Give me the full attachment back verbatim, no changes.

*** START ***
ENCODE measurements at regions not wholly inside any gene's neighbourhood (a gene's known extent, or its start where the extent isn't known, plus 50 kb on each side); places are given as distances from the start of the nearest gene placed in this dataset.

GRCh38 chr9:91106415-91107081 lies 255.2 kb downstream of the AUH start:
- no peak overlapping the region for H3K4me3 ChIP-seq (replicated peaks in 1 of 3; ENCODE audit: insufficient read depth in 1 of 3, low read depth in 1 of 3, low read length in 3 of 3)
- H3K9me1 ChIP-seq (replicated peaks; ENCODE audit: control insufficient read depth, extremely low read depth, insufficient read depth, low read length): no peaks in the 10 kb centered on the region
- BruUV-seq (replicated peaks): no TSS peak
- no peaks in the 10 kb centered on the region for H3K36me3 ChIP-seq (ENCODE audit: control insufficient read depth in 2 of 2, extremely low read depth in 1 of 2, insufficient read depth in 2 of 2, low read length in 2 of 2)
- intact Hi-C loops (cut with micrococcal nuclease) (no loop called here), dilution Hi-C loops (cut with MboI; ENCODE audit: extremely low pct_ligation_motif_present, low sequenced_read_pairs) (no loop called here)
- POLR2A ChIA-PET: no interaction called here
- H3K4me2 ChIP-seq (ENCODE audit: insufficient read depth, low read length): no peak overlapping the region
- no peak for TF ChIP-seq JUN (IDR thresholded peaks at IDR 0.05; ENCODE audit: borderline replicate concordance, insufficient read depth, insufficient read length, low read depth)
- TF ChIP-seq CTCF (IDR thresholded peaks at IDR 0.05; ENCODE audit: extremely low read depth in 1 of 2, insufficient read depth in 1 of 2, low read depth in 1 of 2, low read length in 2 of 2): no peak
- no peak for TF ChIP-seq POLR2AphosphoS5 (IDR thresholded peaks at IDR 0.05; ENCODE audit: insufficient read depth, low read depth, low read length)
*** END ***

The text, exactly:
ENCODE measurements at regions not wholly inside any gene's neighbourhood (a gene's known extent, or its start where the extent isn't known, plus 50 kb on each side); places are given as distances from the start of the nearest gene placed in this dataset.

GRCh38 chr9:91106415-91107081 lies 255.2 kb downstream of the AUH start:
- no peak overlapping the region for H3K4me3 ChIP-seq (replicated peaks in 1 of 3; ENCODE audit: insufficient read depth in 1 of 3, low read depth in 1 of 3, low read length in 3 of 3)
- H3K9me1 ChIP-seq (replicated peaks; ENCODE audit: control insufficient read depth, extremely low read depth, insufficient read depth, low read length): no peaks in the 10 kb centered on the region
- BruUV-seq (replicated peaks): no TSS peak
- no peaks in the 10 kb centered on the region for H3K36me3 ChIP-seq (ENCODE audit: control insufficient read depth in 2 of 2, extremely low read depth in 1 of 2, insufficient read depth in 2 of 2, low read length in 2 of 2)
- intact Hi-C loops (cut with micrococcal nuclease) (no loop called here), dilution Hi-C loops (cut with MboI; ENCODE audit: extremely low pct_ligation_motif_present, low sequenced_read_pairs) (no loop called here)
- POLR2A ChIA-PET: no interaction called here
- H3K4me2 ChIP-seq (ENCODE audit: insufficient read depth, low read length): no peak overlapping the region
- no peak for TF ChIP-seq JUN (IDR thresholded peaks at IDR 0.05; ENCODE audit: borderline replicate concordance, insufficient read depth, insufficient read length, low read depth)
- TF ChIP-seq CTCF (IDR thresholded peaks at IDR 0.05; ENCODE audit: extremely low read depth in 1 of 2, insufficient read depth in 1 of 2, low read depth in 1 of 2, low read length in 2 of 2): no peak
- no peak for TF ChIP-seq POLR2AphosphoS5 (IDR thresholded peaks at IDR 0.05; ENCODE audit: insufficient read depth, low read depth, low read length)